by Ian Froeb
Gut Check reviews new(ish) food- and drink-related books.
A few years ago, I got a job as a Starbucks barista. As part of my training, I had to attend coffee school. The instructor was named Ernie. He was knowledgeable about all aspects of coffee production, from farming to brewing. He had trained his palate to distinguish between the Guatemala Antigua and the Kenya, though his favorite roast was the Italian, and had complete mastery of the coffee-taster's slurp. His overall appearance was quirky, but not disarmingly so: he had slicked-back hair and a thin mustache and, instead of the standard khakis and polo, sported black pinstriped trousers and a matching vest. His brand of cigarette was Nat Sherman, which cost twice as much as plain old Marlboro, but which marked him as a connoisseur of the finer things in life. He was enthusiastic. He was highly-caffeinated. Occasionally, he would take a break from expounding on the difference between Arabica (good) and robusta (evil) beans to remind us, "We are taking over the world, one cup at a time."
In short, Ernie was Starbucks, in human form.
The first half of Taylor Clark's Starbucked: A Double Tall Tale of Caffeine, Commerce, and Culture explains how a creature like Ernie came to be. The original Starbucks was a small Seattle chain that specialized in fresh-roasted beans for home brewing. When Howard Schultz, a former housewares salesman, joined the company as its marketing manager, he envisioned a transformation of the small roastery into an Italian-style coffee bar, the kind where commuters stepped in only long enough to slam down a shot of expertly-brewed espresso before heading on their way.
Clearly, things did not turn out quite as Schultz had planned. Part of Schultz's genius (and no, that is not too strong a word) was paying close attention to what his customers needed. And, as he discovered in focus group sessions, they didn't need quality espresso; in fact, they preferred to drown it in lots and lots of steamed milk. What they really needed was what Schultz, borrowing from the sociologist Ray Oldenburg, called a "third place," neither home nor work, where they could enjoy the feeling of being among other people without actually having to talk with them.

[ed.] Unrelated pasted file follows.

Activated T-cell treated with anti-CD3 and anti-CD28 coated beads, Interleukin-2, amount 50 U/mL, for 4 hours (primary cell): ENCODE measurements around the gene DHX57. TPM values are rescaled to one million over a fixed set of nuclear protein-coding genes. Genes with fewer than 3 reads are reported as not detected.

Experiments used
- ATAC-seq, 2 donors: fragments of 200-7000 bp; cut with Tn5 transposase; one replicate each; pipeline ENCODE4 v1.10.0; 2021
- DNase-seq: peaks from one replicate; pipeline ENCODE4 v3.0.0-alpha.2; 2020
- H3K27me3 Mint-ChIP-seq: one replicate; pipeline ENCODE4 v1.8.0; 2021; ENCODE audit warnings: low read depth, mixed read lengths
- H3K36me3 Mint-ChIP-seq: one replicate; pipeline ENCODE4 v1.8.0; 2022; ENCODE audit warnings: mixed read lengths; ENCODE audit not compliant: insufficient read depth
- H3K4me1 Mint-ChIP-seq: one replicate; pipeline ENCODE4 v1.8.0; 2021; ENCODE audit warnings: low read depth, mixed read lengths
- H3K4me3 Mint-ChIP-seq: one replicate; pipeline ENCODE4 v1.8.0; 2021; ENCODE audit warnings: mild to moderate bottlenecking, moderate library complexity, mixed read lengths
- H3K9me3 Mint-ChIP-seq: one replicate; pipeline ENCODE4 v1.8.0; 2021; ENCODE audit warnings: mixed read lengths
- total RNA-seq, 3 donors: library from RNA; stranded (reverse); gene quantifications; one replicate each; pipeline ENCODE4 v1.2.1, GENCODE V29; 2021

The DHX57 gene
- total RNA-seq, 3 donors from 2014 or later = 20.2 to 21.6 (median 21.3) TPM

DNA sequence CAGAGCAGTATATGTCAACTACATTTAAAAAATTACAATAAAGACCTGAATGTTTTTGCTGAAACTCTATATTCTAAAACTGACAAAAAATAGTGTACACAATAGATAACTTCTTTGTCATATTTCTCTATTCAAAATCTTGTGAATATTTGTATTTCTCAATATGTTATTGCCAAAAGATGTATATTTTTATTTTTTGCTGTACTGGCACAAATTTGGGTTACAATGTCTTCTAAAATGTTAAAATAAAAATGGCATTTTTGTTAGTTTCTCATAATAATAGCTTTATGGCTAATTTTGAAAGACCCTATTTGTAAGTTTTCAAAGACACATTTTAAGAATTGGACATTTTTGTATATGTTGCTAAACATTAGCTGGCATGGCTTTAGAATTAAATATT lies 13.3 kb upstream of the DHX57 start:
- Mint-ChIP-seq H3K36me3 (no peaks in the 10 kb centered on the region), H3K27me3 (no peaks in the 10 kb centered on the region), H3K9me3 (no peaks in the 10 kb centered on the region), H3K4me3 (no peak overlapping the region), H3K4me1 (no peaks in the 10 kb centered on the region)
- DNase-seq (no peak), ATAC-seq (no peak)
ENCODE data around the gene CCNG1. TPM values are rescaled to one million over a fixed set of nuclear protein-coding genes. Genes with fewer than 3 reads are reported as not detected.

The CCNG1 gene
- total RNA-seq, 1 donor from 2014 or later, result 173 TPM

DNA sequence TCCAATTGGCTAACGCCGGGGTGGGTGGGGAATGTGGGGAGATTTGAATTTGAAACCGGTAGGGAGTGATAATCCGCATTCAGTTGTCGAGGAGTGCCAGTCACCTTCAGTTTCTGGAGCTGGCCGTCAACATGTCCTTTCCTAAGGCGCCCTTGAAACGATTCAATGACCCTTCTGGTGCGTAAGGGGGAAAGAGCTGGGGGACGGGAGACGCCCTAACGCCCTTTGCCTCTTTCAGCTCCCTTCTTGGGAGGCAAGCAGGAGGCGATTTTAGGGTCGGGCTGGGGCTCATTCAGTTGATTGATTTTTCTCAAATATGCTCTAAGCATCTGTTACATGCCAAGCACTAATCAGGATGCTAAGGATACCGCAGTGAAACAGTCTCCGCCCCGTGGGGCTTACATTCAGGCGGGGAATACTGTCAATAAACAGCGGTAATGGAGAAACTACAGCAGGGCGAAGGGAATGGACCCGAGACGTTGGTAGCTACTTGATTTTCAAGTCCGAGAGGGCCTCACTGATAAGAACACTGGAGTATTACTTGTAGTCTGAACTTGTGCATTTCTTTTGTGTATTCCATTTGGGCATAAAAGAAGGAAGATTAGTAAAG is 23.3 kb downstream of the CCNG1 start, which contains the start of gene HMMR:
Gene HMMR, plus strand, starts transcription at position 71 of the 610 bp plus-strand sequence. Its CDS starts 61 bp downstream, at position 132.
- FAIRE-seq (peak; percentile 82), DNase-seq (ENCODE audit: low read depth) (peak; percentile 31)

The rest of Schultz's genius was his real estate acumen: his ability to choose desirable locations and his faith that installing two Starbucks on the same block would not divide business but increase it. By refusing to lower prices, he earned enormous profits and turned the white cup into a symbol of quotidian luxury. And then there was the decorating: the soft lighting, the wood tables, the velour couches (which the manager of my store allegedly used for sex with employees -- excuse me, partners). It made other coffeehouses look cheap and uninviting in comparison.
Clark offers an informative and witty history of the growth of Starbucks into the international leviathan we all know and are addicted to today, with entertaining side trips into the process of coffee roasting and the transport of the first coffee plant to the Western hemisphere, punctuated by irreverent footnotes. The second half of the book, which addresses the various controversies that have beset Starbucks in recent years (Fair Trade coffee, employee discontent, accusations of homogenizing world culture), is less successful, possibly because there aren't very many Central American coffee farmers or aspiring artists in green aprons who are willing to speak out on the record against the Starbucks juggernaut.
The strange thing about Starbucked was that even though Clark effectively demystified Starbucks -- which, to be fair, should have happened to me a long time ago (after all, I worked there and to work in retail is to loathe retail, not to mention most of humanity) -- I couldn't repress the vision I had in my head while I was reading. And that was, unsurprisingly, myself curled up in one of the purple velour chairs in the Delmar Starbucks, sipping a gingerbread latte and peacefully ignoring the flow of humanity around me because Starbucked was that damned good.